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With debt limit options narrowing, 14th Amendment chatter returns

Paul M. Krawzak, CQ-Roll Call on

Published in News & Features

And in Section 4, the 14th Amendment says the “validity of the public debt of the United States, authorized by law, including debts incurred for payment of pensions and bounties for services in suppressing insurrection or rebellion, shall not be questioned.” The section prohibited the federal government or states from paying any debt or obligation incurred to aid the insurrection “or any claim for the loss or emancipation of any slave.”

Scholars say the public debt section was included in part based on fears that a future Congress dominated by formerly Confederate states would repudiate federal debt or guarantee Confederate debt.

But when the question was percolating during the Obama administration, several scholars argued the amendment allows the president to continue borrowing after the debt limit expires.

Former President Bill Clinton said in 2011 that during his 1995-96 budget standoff with Republicans, his staff researched the constitutional implications and that he would use the 14th Amendment “without hesitation, and force the courts to stop me.”

However, at that time President Barack Obama said he had talked with his lawyers and they were “not persuaded that that is a winning argument.”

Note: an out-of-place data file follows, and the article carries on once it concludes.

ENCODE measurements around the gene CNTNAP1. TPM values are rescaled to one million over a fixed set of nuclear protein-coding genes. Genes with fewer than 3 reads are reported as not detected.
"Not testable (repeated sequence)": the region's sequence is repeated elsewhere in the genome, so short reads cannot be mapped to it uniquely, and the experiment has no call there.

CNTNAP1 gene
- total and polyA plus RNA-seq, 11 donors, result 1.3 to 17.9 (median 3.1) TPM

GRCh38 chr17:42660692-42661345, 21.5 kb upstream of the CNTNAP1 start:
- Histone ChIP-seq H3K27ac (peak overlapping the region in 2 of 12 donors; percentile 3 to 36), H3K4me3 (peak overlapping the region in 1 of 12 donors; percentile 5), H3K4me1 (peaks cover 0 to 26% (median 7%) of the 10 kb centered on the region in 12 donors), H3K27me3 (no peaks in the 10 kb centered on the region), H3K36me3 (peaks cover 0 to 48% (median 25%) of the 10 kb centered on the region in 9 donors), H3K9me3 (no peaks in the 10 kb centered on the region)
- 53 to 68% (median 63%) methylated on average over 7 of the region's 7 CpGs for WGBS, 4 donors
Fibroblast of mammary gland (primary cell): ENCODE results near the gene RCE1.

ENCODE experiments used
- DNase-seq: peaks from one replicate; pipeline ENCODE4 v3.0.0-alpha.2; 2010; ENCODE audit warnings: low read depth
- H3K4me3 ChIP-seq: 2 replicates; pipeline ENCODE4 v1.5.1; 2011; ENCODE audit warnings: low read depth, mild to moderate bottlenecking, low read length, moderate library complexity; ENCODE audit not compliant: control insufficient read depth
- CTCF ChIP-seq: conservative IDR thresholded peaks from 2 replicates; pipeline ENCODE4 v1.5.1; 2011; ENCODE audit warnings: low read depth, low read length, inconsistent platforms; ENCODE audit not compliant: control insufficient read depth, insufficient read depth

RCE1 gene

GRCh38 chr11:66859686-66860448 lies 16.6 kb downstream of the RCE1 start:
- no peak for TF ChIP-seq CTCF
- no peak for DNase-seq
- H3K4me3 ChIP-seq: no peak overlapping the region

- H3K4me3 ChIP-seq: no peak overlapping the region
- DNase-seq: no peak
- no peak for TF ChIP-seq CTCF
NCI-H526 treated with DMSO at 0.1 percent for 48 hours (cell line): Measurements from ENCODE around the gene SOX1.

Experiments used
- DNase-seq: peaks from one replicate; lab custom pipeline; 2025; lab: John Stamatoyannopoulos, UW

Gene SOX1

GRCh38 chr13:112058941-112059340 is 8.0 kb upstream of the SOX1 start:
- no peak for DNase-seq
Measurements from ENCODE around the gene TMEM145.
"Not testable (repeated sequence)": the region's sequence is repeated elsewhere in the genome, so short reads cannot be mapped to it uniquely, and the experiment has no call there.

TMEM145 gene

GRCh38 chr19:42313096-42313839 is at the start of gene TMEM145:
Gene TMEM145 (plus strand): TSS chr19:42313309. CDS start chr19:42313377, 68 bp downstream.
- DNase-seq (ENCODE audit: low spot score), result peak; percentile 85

On July 8, 2011, with less than a month to go before potentially running out of funds, Treasury general counsel George Madison wrote that then-Secretary Timothy F. Geithner “has never argued that the 14th Amendment to the U.S. Constitution allows the President to disregard the statutory debt limit … the Constitution explicitly places the borrowing authority with Congress, not the President.”


The 2011 debt limit fight led Obama, a Democratic-controlled Senate and a Republican-controlled House, then led by Speaker John A. Boehner, R-Ohio, to reach a deal to raise the debt limit in exchange for a series of discretionary spending caps that expires at the end of the current fiscal year.

But that measure didn’t clear Congress until Aug. 2, the day Treasury was expected to run out of borrowing authority, and resulted in such steep spending cuts that Democrats pledged never to negotiate over the debt ceiling again.

Obama touched on the 14th Amendment again during a fight over the debt limit in 2013. He said that even if it were constitutional, it would be “tied up in litigation for a long time” and “that’s going to make people nervous.”

Obama’s press secretary, Jay Carney, told reporters on Sept. 30, 2013, weeks before that year’s mid-October deadline, that the “president can’t raise it by himself.”


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